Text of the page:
‘Tooth fairy palace’
In the chilly studio of Liverpool-based artist Gina Czarnecki, a fantasy palace has taken shape. It is a riot of towers and tendrils, resembling something out of Harry Potter or Lord of the Rings. It has been christened the Tooth Fairy Palace, but like many fairy tales, all is not as it seems as it has been designed to raise awareness about stem cell research and its implications.
The palace will gradually become encrusted with real teeth – the teeth of children. These teeth can be a source of stem cells, the focus of pioneering and sometimes controversial research.
“…this palace evolved from conversations about stem cells, but also about truth and illusion, and about consent to giving a piece of you to build a big public artwork that you’re part of and you helped build.”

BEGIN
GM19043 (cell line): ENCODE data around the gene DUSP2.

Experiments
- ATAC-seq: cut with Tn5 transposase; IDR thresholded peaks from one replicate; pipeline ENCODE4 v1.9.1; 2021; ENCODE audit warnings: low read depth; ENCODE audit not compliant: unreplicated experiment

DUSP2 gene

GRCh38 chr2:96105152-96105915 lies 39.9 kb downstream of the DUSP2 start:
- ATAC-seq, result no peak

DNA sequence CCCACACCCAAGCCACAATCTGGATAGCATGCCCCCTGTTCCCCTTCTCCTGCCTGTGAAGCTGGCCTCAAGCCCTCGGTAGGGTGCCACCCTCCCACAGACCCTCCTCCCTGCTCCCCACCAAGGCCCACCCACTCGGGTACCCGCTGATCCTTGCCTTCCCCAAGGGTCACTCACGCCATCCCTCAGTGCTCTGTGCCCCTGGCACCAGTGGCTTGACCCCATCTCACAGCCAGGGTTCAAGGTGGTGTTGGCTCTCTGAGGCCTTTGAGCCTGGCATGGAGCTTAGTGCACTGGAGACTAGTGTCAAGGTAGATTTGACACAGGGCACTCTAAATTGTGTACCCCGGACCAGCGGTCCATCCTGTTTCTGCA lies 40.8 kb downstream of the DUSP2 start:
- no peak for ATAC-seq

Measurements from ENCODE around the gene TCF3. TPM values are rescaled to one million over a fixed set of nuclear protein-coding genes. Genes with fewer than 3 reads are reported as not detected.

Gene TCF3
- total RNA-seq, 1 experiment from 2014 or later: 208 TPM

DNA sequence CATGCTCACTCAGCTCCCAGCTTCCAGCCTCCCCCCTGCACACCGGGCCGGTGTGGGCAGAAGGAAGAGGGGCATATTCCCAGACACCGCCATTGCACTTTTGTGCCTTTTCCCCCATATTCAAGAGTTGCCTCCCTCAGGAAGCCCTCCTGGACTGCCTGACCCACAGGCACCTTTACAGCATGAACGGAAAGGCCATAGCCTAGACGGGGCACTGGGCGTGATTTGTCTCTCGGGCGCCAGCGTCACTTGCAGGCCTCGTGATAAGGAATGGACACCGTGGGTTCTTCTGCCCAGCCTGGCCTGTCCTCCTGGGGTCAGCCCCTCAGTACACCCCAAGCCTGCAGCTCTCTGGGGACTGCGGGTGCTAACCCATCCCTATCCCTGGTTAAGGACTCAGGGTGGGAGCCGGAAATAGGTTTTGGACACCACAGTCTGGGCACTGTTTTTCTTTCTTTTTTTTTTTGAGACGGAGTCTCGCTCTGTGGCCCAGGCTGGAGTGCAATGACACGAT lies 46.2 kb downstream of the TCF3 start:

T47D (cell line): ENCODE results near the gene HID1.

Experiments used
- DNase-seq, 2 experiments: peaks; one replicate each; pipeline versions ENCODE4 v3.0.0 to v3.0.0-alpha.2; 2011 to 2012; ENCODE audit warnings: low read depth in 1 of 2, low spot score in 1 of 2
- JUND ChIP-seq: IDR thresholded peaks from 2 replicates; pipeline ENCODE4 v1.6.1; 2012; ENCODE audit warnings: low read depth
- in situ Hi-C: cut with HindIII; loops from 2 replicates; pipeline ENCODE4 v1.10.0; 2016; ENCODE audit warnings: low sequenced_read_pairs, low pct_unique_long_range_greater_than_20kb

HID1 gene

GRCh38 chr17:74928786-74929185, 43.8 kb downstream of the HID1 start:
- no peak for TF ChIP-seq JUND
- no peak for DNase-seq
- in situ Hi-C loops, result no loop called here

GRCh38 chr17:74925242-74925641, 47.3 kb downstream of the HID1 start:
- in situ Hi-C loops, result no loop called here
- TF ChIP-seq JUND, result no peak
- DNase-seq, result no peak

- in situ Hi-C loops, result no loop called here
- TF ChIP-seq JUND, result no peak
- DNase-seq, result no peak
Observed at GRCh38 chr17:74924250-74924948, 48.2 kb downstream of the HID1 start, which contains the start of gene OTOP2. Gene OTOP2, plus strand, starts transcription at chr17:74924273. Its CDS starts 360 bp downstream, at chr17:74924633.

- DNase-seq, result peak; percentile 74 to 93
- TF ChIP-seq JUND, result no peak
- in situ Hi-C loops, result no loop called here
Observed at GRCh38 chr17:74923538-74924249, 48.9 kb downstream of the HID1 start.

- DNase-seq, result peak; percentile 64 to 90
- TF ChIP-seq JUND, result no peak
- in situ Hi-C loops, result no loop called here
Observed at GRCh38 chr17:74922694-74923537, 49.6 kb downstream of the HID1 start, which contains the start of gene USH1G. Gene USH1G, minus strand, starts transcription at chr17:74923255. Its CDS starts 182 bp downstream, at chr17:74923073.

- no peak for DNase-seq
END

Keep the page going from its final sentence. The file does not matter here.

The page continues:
And one thing the work does, says Prof Rankin, is to change the way we think about body parts we might otherwise dismiss as unimportant.
“These include things like fat from liposuction, umbilical chords, or indeed baby teeth. All these body parts, currently classified as clinical waste, are actually potential sources of adult stem cells that could be very valuable in our future health care.”